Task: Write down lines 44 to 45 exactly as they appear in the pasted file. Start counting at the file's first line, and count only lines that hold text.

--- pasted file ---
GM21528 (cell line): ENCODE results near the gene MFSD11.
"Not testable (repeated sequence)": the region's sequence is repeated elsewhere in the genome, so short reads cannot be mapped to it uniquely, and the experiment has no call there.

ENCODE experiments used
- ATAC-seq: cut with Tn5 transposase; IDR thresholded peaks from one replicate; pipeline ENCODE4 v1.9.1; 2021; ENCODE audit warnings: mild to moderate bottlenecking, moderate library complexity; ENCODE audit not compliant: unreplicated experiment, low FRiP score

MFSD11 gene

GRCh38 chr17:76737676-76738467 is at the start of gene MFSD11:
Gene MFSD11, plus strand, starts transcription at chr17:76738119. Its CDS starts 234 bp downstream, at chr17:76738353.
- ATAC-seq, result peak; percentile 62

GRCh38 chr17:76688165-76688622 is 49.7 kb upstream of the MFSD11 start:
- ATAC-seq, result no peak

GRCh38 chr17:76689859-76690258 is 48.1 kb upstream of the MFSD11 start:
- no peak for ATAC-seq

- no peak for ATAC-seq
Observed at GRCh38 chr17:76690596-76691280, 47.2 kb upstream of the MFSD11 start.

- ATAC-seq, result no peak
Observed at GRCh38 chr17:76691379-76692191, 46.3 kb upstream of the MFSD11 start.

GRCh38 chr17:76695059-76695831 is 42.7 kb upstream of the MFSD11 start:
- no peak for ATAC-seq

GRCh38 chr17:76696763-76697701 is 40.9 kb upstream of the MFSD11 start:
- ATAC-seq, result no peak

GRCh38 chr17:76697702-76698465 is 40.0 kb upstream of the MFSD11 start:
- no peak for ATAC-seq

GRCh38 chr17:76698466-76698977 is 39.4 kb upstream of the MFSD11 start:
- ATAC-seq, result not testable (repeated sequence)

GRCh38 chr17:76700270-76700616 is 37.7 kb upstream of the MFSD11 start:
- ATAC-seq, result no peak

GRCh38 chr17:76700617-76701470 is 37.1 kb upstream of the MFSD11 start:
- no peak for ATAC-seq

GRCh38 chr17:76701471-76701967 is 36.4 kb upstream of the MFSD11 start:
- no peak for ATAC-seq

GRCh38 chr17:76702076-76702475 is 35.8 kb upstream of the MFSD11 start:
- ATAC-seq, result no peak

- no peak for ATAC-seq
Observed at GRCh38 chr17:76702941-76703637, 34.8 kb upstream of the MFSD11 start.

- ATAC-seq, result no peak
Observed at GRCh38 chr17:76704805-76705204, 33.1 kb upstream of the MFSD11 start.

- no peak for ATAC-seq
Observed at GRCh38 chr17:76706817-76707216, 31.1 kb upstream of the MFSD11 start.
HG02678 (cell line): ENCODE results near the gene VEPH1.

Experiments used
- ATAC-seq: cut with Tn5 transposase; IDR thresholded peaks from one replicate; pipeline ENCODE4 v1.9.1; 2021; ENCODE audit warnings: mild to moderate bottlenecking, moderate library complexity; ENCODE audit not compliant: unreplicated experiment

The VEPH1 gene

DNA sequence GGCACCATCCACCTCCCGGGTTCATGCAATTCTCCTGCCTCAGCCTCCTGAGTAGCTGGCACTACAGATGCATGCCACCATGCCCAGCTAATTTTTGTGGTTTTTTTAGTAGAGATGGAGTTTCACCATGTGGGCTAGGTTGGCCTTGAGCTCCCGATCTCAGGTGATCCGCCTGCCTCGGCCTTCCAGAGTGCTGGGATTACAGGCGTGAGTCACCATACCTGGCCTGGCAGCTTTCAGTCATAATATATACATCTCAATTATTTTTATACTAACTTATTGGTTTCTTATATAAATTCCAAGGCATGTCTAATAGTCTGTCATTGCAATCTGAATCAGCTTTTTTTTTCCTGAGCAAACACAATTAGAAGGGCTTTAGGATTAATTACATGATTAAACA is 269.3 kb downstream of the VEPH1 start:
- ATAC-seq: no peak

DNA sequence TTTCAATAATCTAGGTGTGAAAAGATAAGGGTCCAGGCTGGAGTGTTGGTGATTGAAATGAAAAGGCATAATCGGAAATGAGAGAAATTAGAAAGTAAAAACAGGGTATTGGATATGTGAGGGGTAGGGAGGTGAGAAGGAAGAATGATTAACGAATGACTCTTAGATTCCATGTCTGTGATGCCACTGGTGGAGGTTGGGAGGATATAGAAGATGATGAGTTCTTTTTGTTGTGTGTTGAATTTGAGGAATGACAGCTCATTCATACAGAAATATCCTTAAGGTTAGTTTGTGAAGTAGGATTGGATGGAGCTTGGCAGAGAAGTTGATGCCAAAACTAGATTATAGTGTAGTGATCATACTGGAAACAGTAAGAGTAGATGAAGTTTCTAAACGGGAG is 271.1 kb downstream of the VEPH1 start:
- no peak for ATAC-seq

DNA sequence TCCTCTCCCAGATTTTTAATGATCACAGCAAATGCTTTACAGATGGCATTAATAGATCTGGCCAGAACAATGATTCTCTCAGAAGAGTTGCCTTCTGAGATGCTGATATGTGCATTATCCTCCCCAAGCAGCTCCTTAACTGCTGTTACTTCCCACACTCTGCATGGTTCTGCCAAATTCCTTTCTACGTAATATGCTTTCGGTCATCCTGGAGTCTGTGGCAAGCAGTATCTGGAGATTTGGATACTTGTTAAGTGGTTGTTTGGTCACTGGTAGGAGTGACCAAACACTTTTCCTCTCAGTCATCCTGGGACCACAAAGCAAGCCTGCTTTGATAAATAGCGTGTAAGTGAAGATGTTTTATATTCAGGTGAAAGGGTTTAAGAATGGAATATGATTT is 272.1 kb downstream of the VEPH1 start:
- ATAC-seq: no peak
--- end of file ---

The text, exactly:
- ATAC-seq: no peak

DNA sequence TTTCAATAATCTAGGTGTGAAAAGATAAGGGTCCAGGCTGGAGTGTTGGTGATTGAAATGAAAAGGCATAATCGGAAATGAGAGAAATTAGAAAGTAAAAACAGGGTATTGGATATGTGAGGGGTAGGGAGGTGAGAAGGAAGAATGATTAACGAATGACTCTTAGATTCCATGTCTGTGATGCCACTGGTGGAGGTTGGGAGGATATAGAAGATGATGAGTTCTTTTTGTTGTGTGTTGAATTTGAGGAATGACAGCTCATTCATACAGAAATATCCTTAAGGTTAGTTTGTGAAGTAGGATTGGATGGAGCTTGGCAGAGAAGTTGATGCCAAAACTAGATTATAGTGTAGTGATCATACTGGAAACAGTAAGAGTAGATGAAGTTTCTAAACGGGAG is 271.1 kb downstream of the VEPH1 start: